4. Allen DP, Stegemoller EL, Zadikoff C, Rosenow JM, Mackinnon CD (2010) Suppression of deep brain stimulation artifacts from the electroencephalogram by frequency-domain Hampel filtering. Clin Neurophysiol 121:1227–1232. CrossRefGoogle Scholar
  5. Attal Y, Schwartz D (2013) Assessment of subcortical source localization using deep brain activity imaging model with minimum norm operators: a MEG study. PLoS ONE 8:e59856. CrossRefGoogle Scholar
  6. Bharadwaj HM, Shinn-Cunningham BG (2014) Rapid acquisition of auditory subcortical steady state responses using multichannel recordings. Clin Neurophysiol 125:1878–1888. CrossRefGoogle Scholar
  7. Coffey EB, Herholz SC, Chepesiuk AM, Baillet S, Zatorre RJ (2016) Cortical contributions to the auditory frequency-following response revealed by. MEG Nat Commun 7:11070. CrossRefGoogle Scholar
  8. Fitzpatrick JM, Konrad PE, Nickele C, Cetinkaya E, Kao C (2005) Accuracy of customized miniature stereotactic platforms. Stereotact Funct Neurosurg 83:25–31. CrossRefGoogle Scholar
  9. Goldenholz DM, Ahlfors SP, Hämäläinen MS, Sharon D, Ishitobi M, Vaina LM, Stufflebeam SM (2009) Mapping the signal-to-noise-ratios of cortical sources in magnetoencephalography and electroencephalography. Hum Brain Mapp 30:1077–1086. CrossRefGoogle Scholar
  10. Gramfort A et al (2013) MEG and EEG data analysis with. MNE-Python Front Neurosci 7:267. Google Scholar
  11. Griffiths DJ (2005) Introduction to electrodynamics. Cambridge University Press, CambridgeCrossRefGoogle Scholar
  12. Hämäläinen M, Hari R, Ilmoniemi RJ, Knuutila J, Lounasmaa OV (1993) Magnetoencephalography - theory, instrumentation, and applications to noninvasive studies of the working human brain. Rev Mod Phys 65:413–497. CrossRefGoogle Scholar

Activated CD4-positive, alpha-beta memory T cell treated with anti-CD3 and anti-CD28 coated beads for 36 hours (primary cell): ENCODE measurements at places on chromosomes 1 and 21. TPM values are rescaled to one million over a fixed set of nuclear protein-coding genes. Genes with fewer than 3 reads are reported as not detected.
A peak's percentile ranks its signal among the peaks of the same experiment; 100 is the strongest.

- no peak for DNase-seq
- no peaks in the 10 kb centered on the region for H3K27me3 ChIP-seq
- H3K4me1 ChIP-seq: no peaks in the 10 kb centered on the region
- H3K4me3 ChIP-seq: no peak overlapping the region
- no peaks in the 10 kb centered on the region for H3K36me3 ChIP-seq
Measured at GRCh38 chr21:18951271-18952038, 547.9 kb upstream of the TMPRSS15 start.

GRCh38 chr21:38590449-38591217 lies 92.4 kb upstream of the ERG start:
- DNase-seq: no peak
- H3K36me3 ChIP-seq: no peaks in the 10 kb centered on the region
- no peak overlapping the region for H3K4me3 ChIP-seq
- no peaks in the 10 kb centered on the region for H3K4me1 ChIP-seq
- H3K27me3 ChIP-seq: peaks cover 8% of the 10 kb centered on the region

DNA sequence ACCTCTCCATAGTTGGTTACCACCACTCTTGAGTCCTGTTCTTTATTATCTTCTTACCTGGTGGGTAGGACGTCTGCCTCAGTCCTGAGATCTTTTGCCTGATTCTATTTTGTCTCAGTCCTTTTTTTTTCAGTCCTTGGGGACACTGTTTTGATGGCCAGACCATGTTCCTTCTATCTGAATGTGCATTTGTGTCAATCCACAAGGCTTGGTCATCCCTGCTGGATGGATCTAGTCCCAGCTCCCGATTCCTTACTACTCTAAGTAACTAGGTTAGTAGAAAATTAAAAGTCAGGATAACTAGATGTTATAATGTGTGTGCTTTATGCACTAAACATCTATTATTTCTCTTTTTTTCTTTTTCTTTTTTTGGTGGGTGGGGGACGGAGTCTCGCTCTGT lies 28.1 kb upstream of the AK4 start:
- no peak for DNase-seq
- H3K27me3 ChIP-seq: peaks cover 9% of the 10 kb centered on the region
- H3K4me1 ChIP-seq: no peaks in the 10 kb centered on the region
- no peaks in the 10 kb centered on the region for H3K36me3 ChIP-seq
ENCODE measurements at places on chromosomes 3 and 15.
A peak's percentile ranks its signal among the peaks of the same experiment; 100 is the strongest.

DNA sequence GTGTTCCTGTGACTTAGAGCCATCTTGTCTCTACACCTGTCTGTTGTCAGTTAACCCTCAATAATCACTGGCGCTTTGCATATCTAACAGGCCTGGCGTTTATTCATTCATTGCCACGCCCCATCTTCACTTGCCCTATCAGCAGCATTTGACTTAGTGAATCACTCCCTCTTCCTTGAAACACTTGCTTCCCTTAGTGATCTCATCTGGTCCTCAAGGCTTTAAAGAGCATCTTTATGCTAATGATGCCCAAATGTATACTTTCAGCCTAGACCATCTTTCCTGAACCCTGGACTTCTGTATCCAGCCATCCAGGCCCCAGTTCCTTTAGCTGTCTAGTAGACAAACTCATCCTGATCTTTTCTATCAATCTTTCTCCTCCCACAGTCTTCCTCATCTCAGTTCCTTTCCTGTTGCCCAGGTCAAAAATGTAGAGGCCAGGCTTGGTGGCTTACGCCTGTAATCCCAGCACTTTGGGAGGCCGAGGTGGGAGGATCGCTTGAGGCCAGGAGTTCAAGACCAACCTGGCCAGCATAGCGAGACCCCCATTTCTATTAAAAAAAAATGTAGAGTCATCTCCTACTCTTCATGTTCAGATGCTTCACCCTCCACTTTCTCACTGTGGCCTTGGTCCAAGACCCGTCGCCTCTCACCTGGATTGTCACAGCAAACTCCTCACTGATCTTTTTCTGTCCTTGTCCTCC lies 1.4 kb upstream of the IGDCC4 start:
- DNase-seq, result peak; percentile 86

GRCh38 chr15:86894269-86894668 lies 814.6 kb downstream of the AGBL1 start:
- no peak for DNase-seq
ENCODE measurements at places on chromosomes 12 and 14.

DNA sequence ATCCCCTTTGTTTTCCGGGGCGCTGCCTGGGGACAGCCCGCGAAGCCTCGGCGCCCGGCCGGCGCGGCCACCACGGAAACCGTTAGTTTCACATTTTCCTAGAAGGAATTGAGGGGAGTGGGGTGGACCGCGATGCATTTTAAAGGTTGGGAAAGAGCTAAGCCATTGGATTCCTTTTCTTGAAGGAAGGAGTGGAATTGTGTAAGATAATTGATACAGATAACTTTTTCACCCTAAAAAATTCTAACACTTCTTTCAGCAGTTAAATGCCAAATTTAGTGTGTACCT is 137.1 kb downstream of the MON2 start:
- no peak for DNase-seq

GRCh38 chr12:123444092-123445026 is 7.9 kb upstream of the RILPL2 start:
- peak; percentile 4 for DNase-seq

13. Hari R, Hämäläinen M, Joutsiniemi SL (1989) Neuromagnetic steady-state responses to auditory stimuli. J Acoust Soc Am 86:1033–1039. CrossRefGoogle Scholar
  14. Hunold A, Funke ME, Eichardt R, Stenroos M, Haueisen J (2016) EEG and MEG: sensitivity to epileptic spike activity as function of source orientation and depth. Physiol Meas 37:1146–1162. CrossRefGoogle Scholar
  15. Jiménez-Martínez R, Griffith WC, Knappe S, Kitching J, Prouty M (2012) High-bandwidth optical magnetometer. JOSA B 29(12):3398–3403. CrossRefGoogle Scholar
  16. Jordan C (1875) Essai sur la géométrie à n dimensions. Bull Soc Math France 3:103–174CrossRefGoogle Scholar
  17. Knuutila JE et al (1993) A 122-channel whole-cortex SQUID system for measuring the brain’s magnetic fields. IEEE Trans Magn 29:3315–3320CrossRefGoogle Scholar
  18. Kuwada S, Anderson JS, Batra R, Fitzpatrick DC, Teissier N, D’Angelo WR (2002) Sources of the scalp-recorded amplitude-modulation following response. J Am Acad Audiol 13:188–204Google Scholar